Animals that do well in urban areas tend to be the ones that learn to make use of resources such as the food humans throw away. But is our food actually good for them? A new study published in The Condor: Ornithological Applications suggests that a diet of human foods such as discarded cheeseburgers might be giving American Crows living in urban areas higher blood cholesterol levels than their rural cousins.
Hamilton College’s Andrea Townsend and her colleagues sampled the blood cholesterol levels of 140 crow nestlings along an urban-to-rural gradient in California, returning to track their survival rates after they fledged. They found that the more urban the environment, the higher the blood cholesterol of the crow nestlings raised there. To directly test the effects of human food, the researchers also provided nestlings in a rural New York population with a regular supply of McDonald’s cheeseburgers and compared their blood cholesterol levels with those of nearby crows who had to fend for themselves. The crows who were fed cheeseburgers ended up with higher cholesterol levels than their neighbors, similar to those of the urban crows in California.
However, whether all that cholesterol was actually doing the crows any harm is trickier to answer. Survival rates during the first three years of life were lower for urban crows than rural ones, but cholesterol wasn’t the culprit – in the New York population, nestlings with higher cholesterol actually scored higher on measurements of their body condition.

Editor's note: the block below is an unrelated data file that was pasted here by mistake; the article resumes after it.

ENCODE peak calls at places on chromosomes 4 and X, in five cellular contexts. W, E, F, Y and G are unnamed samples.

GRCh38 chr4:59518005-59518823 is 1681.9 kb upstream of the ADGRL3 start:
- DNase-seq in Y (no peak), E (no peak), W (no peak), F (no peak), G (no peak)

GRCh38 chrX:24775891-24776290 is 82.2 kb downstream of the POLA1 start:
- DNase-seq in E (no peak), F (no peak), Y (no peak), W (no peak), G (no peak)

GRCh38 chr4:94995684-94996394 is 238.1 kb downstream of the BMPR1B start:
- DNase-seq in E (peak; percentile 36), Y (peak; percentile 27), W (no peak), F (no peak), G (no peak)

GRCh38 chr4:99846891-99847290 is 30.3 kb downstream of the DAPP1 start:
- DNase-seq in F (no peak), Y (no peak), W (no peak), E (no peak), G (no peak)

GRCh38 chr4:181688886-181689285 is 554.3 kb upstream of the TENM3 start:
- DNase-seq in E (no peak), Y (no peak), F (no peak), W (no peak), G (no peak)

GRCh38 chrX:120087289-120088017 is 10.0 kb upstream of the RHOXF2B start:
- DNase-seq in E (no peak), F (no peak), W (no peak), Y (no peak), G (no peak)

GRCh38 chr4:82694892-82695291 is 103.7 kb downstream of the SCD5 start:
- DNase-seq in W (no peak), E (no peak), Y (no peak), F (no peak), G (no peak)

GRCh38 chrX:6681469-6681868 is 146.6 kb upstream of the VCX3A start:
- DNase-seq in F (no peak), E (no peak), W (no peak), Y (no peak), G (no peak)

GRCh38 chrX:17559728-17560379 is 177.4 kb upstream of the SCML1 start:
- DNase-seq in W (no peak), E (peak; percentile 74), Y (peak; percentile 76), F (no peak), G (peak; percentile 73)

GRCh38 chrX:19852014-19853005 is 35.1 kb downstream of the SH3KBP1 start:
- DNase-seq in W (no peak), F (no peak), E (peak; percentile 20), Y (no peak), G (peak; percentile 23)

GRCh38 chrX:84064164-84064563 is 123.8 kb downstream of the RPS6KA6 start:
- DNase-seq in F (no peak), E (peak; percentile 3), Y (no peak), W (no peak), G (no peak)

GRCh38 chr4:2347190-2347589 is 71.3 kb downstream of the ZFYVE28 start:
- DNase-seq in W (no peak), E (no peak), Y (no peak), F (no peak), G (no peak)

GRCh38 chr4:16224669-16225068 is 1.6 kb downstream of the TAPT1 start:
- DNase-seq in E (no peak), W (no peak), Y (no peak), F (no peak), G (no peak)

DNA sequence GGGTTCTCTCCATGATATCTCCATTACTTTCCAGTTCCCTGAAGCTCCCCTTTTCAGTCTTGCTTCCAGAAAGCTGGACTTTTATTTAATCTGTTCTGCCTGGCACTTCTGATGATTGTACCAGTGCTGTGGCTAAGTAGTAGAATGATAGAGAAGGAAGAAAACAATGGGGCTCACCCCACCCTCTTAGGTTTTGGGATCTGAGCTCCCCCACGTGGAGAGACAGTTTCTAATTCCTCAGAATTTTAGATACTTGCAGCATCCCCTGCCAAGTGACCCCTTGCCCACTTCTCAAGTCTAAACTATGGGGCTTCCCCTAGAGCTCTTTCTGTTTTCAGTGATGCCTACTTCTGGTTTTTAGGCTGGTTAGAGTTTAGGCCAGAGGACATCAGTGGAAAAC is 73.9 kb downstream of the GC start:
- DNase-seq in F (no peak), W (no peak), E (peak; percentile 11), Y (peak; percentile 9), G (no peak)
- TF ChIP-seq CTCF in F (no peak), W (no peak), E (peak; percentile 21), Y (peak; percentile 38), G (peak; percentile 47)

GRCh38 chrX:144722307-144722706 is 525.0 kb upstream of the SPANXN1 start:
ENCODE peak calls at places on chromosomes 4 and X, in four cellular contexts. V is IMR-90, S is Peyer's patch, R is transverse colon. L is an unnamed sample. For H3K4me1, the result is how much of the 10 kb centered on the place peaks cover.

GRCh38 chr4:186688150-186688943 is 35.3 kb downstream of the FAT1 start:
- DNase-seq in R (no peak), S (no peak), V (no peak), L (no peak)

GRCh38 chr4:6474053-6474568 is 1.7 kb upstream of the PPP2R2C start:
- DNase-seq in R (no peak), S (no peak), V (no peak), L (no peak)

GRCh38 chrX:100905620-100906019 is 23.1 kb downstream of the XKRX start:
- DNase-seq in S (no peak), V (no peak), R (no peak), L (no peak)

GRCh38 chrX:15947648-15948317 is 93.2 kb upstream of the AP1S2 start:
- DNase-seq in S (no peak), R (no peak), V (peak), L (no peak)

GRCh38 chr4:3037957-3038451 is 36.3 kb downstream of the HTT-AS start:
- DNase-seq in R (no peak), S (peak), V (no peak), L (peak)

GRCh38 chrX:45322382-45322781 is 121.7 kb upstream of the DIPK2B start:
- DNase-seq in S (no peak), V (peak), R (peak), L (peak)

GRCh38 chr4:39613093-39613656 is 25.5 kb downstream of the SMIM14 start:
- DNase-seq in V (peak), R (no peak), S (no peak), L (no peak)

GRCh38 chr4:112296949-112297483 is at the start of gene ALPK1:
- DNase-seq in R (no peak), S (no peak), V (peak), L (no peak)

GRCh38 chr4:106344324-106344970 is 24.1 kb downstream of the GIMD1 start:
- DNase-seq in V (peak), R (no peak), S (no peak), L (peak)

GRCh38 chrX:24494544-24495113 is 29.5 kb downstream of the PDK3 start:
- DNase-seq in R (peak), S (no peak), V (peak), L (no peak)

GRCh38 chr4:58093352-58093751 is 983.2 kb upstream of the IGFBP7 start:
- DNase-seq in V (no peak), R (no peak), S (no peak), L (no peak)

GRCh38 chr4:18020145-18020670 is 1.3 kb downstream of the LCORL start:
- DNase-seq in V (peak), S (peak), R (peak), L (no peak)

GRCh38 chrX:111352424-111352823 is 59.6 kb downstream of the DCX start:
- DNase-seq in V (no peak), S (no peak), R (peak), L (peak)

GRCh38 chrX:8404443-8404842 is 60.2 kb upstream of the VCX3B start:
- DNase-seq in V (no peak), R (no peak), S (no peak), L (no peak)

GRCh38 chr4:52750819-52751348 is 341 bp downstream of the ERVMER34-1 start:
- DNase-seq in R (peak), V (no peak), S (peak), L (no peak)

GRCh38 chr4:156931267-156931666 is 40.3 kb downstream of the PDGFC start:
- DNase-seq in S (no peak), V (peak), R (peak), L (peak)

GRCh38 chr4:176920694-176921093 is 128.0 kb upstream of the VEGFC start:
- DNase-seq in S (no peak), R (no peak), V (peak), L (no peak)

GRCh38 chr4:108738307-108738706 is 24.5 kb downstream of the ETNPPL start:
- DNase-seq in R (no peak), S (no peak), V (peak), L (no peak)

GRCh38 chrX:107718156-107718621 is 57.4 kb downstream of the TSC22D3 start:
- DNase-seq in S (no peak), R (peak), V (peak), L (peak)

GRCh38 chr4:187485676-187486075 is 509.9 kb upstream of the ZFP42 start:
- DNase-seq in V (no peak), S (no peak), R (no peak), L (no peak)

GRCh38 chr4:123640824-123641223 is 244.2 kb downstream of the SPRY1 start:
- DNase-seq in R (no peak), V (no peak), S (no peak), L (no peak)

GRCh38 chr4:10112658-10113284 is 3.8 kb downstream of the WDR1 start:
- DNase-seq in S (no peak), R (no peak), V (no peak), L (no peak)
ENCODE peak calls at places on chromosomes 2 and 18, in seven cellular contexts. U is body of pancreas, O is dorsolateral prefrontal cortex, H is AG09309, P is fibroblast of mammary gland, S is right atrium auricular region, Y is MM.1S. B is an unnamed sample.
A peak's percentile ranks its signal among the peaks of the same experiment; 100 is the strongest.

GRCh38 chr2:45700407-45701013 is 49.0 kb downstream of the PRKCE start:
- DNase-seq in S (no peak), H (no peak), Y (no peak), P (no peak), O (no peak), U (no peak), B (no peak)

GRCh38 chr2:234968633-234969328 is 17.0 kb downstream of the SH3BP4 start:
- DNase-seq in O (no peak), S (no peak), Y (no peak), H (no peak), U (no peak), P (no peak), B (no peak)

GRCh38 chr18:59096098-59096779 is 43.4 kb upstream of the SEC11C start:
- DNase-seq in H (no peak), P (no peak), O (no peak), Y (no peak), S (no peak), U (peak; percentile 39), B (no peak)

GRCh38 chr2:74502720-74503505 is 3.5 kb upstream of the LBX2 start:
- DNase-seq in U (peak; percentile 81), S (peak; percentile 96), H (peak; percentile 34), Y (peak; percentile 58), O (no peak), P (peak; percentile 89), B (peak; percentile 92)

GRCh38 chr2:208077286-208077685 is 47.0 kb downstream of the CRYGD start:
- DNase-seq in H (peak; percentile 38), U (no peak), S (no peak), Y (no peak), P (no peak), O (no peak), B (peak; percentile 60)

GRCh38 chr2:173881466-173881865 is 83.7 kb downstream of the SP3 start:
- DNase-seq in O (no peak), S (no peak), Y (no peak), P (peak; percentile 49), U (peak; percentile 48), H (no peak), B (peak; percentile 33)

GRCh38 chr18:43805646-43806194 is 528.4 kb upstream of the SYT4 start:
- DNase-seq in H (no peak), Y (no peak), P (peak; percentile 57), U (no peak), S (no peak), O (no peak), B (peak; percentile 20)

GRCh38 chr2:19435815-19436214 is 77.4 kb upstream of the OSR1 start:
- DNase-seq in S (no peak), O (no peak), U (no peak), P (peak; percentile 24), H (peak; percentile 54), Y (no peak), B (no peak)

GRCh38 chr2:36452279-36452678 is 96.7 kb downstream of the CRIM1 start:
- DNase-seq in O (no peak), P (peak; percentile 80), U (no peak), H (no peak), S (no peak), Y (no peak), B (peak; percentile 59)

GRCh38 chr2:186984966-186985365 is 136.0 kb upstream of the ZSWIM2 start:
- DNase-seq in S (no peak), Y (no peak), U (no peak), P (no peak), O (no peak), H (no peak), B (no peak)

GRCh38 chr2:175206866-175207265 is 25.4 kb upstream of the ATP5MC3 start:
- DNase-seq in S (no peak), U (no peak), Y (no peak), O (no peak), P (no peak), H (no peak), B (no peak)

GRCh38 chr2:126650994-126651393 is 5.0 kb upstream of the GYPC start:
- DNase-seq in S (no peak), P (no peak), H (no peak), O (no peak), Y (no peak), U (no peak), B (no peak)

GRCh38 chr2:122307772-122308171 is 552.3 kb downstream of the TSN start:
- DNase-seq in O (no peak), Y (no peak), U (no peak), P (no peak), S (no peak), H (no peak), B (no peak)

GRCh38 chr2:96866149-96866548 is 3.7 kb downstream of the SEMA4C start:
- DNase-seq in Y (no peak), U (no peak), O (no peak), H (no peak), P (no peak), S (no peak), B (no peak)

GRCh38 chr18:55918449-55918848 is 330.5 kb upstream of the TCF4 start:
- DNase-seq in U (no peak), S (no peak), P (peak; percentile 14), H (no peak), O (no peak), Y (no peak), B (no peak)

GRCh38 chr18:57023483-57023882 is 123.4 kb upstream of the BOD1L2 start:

“Despite all the bad press that it gets, cholesterol has benefits and serves a lot of essential functions,” says Townsend. “It’s an important part of our cell membranes and a component of some crucial hormones. We know that excessive cholesterol causes disease in humans, but we don’t know what level would be ‘excessive’ in a wild bird.”
Still, Townsend doesn’t recommend that people start tossing cheeseburgers or other processed foods to the birds at their feeders. “Wild birds haven’t evolved to eat processed food, and it might have negative consequences that we didn’t measure, or that will only show up over longer periods of time,” she says. “Feeding wild birds can be a great way to connect with nature, and it can be a refreshing change to think that we’re doing something that helps animals out. At the same time, though, I do worry that some of the foods that humans give to wild animals, and living in an urban environment in general, might not be good for their health.”